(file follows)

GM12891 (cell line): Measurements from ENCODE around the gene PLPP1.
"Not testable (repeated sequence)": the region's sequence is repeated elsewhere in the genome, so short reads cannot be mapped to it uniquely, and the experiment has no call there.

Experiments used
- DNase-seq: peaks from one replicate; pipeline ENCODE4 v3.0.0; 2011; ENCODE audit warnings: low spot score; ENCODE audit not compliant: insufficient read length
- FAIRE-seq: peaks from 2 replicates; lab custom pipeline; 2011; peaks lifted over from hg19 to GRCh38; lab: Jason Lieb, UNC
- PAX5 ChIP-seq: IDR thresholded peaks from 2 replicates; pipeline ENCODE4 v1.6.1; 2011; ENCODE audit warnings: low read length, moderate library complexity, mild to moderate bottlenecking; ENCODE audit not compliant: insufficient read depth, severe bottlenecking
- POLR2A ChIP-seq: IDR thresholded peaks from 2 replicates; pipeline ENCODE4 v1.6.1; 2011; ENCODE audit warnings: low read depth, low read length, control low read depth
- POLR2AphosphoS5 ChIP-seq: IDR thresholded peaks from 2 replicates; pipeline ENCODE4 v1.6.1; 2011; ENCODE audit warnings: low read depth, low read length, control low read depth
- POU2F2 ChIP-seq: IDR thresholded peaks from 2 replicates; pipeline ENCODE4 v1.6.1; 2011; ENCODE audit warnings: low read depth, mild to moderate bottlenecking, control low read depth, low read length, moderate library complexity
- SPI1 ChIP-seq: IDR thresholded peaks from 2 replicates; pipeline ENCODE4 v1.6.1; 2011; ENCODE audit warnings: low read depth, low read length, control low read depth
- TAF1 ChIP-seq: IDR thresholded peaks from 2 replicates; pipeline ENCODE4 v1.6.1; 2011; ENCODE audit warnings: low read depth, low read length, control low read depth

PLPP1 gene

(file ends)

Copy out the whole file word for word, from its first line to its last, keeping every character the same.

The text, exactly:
GM12891 (cell line): Measurements from ENCODE around the gene PLPP1.
"Not testable (repeated sequence)": the region's sequence is repeated elsewhere in the genome, so short reads cannot be mapped to it uniquely, and the experiment has no call there.

Experiments used
- DNase-seq: peaks from one replicate; pipeline ENCODE4 v3.0.0; 2011; ENCODE audit warnings: low spot score; ENCODE audit not compliant: insufficient read length
- FAIRE-seq: peaks from 2 replicates; lab custom pipeline; 2011; peaks lifted over from hg19 to GRCh38; lab: Jason Lieb, UNC
- PAX5 ChIP-seq: IDR thresholded peaks from 2 replicates; pipeline ENCODE4 v1.6.1; 2011; ENCODE audit warnings: low read length, moderate library complexity, mild to moderate bottlenecking; ENCODE audit not compliant: insufficient read depth, severe bottlenecking
- POLR2A ChIP-seq: IDR thresholded peaks from 2 replicates; pipeline ENCODE4 v1.6.1; 2011; ENCODE audit warnings: low read depth, low read length, control low read depth
- POLR2AphosphoS5 ChIP-seq: IDR thresholded peaks from 2 replicates; pipeline ENCODE4 v1.6.1; 2011; ENCODE audit warnings: low read depth, low read length, control low read depth
- POU2F2 ChIP-seq: IDR thresholded peaks from 2 replicates; pipeline ENCODE4 v1.6.1; 2011; ENCODE audit warnings: low read depth, mild to moderate bottlenecking, control low read depth, low read length, moderate library complexity
- SPI1 ChIP-seq: IDR thresholded peaks from 2 replicates; pipeline ENCODE4 v1.6.1; 2011; ENCODE audit warnings: low read depth, low read length, control low read depth
- TAF1 ChIP-seq: IDR thresholded peaks from 2 replicates; pipeline ENCODE4 v1.6.1; 2011; ENCODE audit warnings: low read depth, low read length, control low read depth

PLPP1 gene